If you were zooming down a familiar street and suddenly saw a bunch of concrete steps floating in the street in front of you, would you hit the brakes? The strange sight would likely be enough to slow you down a bit, especially as your ‘driving brain’ perceives an obstacle and instinctively reacts. Officials in the small Icelandic fishing town of Ísafjörður are counting on it with their first 3D crosswalk, intended to reduce drivers’ speeds on the narrow street.
They’ve painted this 3D effect zebra crossing in Iceland to slow traffic and it seems to be working pic.twitter.com/G14fHSlNUc— Chris Choi (@Chrisitv) October 20, 2017
When you’re approaching the optical illusion crosswalk, your brain perceives it as a 3D object well before you actually cross it, preventing panicked brake-slamming. The illusion is only effective from one direction, though (and when looking at it from above.)
Inspired by similar projects instituted in Russia, China and India, the crosswalk by road painting company Vegmálun GÍH is fully permitted, and street painters had to practice 3D painting a lot before they put it in place. These ‘optical speed bumps’ not only encourage drivers to slow down (in theory), but also call attention to pedestrian crossing points, potentially making them a little safer.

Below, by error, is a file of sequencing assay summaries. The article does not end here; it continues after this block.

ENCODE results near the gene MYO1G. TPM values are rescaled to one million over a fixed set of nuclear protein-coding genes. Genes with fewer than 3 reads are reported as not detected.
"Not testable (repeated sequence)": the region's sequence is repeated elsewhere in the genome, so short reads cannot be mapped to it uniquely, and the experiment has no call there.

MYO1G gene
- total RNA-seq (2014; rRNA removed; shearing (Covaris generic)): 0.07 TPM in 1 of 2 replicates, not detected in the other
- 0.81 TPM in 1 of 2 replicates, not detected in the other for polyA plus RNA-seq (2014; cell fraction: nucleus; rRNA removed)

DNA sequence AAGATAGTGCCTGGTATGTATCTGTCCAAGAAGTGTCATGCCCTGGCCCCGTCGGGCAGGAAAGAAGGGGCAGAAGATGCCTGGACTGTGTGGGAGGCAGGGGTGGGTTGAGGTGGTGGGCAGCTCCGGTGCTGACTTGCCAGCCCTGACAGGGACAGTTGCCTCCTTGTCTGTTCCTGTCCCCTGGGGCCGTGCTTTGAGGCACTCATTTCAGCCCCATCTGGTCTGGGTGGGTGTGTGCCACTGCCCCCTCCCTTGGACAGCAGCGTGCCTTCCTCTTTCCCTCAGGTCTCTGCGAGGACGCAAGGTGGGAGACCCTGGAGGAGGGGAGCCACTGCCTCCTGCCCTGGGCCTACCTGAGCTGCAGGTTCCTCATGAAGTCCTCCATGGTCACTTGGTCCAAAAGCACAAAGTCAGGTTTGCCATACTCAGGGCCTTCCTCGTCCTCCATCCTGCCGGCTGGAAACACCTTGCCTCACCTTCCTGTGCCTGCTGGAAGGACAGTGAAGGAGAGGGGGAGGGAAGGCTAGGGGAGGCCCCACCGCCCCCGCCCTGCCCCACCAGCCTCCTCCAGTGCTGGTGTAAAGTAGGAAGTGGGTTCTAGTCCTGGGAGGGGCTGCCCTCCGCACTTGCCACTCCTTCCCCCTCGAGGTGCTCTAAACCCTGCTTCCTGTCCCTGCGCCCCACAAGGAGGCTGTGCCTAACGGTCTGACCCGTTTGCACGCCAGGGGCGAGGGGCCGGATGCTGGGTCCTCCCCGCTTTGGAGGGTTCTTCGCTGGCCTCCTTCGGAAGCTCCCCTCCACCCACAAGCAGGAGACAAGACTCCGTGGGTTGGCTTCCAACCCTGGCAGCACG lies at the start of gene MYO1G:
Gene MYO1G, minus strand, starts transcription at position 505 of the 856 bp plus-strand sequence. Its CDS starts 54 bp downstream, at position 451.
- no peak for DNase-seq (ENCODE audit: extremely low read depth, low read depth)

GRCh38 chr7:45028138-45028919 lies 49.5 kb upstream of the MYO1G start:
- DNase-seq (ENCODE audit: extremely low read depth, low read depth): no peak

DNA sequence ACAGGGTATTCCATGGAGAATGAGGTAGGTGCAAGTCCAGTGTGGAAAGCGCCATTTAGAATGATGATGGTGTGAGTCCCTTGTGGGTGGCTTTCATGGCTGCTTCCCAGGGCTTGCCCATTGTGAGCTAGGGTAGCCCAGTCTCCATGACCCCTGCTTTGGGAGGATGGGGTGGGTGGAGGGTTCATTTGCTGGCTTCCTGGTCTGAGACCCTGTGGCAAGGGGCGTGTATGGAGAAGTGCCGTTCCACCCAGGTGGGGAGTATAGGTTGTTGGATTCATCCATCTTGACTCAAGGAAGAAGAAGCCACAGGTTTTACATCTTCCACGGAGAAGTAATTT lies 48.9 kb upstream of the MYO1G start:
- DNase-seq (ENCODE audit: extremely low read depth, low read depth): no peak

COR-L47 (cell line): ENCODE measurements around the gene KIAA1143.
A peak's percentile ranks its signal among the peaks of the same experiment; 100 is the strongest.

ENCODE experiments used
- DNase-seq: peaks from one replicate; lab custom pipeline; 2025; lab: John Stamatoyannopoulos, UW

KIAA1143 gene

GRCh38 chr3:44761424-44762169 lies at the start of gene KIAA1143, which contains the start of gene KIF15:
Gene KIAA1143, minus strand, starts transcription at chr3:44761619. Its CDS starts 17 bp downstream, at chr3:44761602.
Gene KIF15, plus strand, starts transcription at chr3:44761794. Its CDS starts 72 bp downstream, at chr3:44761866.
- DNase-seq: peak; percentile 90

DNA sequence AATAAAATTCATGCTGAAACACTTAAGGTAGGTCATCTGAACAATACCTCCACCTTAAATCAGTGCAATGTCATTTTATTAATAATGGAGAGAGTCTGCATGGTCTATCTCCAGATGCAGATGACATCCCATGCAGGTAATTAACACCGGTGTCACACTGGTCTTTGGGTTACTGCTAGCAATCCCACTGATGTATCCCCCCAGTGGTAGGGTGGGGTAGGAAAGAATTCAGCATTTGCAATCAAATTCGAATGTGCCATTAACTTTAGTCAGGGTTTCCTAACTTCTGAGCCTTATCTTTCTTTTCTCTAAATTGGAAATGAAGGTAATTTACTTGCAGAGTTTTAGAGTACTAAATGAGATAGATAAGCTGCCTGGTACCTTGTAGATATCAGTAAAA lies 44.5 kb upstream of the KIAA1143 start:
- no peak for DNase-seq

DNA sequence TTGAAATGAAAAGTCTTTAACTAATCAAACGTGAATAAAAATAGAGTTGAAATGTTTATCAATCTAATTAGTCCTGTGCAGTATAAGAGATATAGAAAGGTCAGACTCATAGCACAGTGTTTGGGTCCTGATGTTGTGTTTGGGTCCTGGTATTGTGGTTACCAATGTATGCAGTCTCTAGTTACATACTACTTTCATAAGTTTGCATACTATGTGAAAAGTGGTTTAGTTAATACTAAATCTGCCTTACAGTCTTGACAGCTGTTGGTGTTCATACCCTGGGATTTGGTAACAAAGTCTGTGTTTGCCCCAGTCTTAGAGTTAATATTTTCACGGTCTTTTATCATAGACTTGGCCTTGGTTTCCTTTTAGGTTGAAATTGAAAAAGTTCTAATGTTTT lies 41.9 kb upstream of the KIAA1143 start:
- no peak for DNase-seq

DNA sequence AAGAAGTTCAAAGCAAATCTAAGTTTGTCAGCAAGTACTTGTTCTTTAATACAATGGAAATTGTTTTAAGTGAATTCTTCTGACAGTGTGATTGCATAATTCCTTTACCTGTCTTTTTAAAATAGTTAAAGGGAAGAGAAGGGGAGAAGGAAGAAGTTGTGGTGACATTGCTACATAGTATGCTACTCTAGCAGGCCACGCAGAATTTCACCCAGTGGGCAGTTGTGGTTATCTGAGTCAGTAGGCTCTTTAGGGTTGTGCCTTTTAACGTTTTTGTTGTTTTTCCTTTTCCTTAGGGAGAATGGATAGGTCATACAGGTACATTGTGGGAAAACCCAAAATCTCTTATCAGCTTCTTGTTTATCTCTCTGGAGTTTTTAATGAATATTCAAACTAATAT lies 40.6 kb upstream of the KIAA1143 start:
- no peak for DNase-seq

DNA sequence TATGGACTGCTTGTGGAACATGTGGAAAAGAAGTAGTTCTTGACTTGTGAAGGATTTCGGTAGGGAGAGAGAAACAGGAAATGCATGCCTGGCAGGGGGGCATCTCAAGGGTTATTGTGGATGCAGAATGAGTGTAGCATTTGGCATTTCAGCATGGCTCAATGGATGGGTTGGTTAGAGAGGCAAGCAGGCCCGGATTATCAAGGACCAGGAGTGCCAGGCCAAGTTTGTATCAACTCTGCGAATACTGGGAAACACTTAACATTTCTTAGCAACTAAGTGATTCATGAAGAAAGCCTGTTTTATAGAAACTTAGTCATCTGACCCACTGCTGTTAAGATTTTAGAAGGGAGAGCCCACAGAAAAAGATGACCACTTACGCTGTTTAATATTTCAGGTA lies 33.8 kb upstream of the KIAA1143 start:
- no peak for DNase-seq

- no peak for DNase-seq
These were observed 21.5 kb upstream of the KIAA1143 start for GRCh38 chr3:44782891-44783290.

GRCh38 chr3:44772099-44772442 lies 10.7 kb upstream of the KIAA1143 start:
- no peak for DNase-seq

So, do illusions like these actually work? That’s debatable. In cities like Beijing, where traffic tends to be a chaotic free-for-all, officials say they’re helping, and that at the very least, they can keep pedestrians visually occupied until the light changes so they don’t jaywalk. Critics of the technique say local drivers will disregard the effect after the first time, which may be true, but at least it’ll garner a reaction from visitors.